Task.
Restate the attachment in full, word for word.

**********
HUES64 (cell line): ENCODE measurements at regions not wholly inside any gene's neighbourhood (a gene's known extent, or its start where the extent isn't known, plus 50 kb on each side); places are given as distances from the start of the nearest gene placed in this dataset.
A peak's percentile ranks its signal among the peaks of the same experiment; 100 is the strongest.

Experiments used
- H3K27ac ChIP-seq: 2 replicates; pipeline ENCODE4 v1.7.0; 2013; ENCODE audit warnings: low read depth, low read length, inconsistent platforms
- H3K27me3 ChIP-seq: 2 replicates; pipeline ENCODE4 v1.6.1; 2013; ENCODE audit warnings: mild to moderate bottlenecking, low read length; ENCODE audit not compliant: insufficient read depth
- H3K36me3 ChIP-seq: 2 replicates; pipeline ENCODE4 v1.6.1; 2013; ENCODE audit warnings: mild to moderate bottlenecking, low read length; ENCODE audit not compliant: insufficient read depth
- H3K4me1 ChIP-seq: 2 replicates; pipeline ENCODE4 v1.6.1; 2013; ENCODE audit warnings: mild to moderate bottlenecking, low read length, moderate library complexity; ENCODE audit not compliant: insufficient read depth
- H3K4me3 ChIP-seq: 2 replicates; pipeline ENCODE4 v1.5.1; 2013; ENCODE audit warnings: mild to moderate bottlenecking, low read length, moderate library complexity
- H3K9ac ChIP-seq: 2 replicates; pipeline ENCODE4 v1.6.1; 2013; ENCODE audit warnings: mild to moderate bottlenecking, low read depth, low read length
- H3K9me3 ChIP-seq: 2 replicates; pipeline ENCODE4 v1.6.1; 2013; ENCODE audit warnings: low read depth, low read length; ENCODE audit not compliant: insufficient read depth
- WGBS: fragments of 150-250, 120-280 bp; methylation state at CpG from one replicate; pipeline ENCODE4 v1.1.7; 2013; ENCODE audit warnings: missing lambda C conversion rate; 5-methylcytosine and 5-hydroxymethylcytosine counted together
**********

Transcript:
HUES64 (cell line): ENCODE measurements at regions not wholly inside any gene's neighbourhood (a gene's known extent, or its start where the extent isn't known, plus 50 kb on each side); places are given as distances from the start of the nearest gene placed in this dataset.
A peak's percentile ranks its signal among the peaks of the same experiment; 100 is the strongest.

Experiments used
- H3K27ac ChIP-seq: 2 replicates; pipeline ENCODE4 v1.7.0; 2013; ENCODE audit warnings: low read depth, low read length, inconsistent platforms
- H3K27me3 ChIP-seq: 2 replicates; pipeline ENCODE4 v1.6.1; 2013; ENCODE audit warnings: mild to moderate bottlenecking, low read length; ENCODE audit not compliant: insufficient read depth
- H3K36me3 ChIP-seq: 2 replicates; pipeline ENCODE4 v1.6.1; 2013; ENCODE audit warnings: mild to moderate bottlenecking, low read length; ENCODE audit not compliant: insufficient read depth
- H3K4me1 ChIP-seq: 2 replicates; pipeline ENCODE4 v1.6.1; 2013; ENCODE audit warnings: mild to moderate bottlenecking, low read length, moderate library complexity; ENCODE audit not compliant: insufficient read depth
- H3K4me3 ChIP-seq: 2 replicates; pipeline ENCODE4 v1.5.1; 2013; ENCODE audit warnings: mild to moderate bottlenecking, low read length, moderate library complexity
- H3K9ac ChIP-seq: 2 replicates; pipeline ENCODE4 v1.6.1; 2013; ENCODE audit warnings: mild to moderate bottlenecking, low read depth, low read length
- H3K9me3 ChIP-seq: 2 replicates; pipeline ENCODE4 v1.6.1; 2013; ENCODE audit warnings: low read depth, low read length; ENCODE audit not compliant: insufficient read depth
- WGBS: fragments of 150-250, 120-280 bp; methylation state at CpG from one replicate; pipeline ENCODE4 v1.1.7; 2013; ENCODE audit warnings: missing lambda C conversion rate; 5-methylcytosine and 5-hydroxymethylcytosine counted together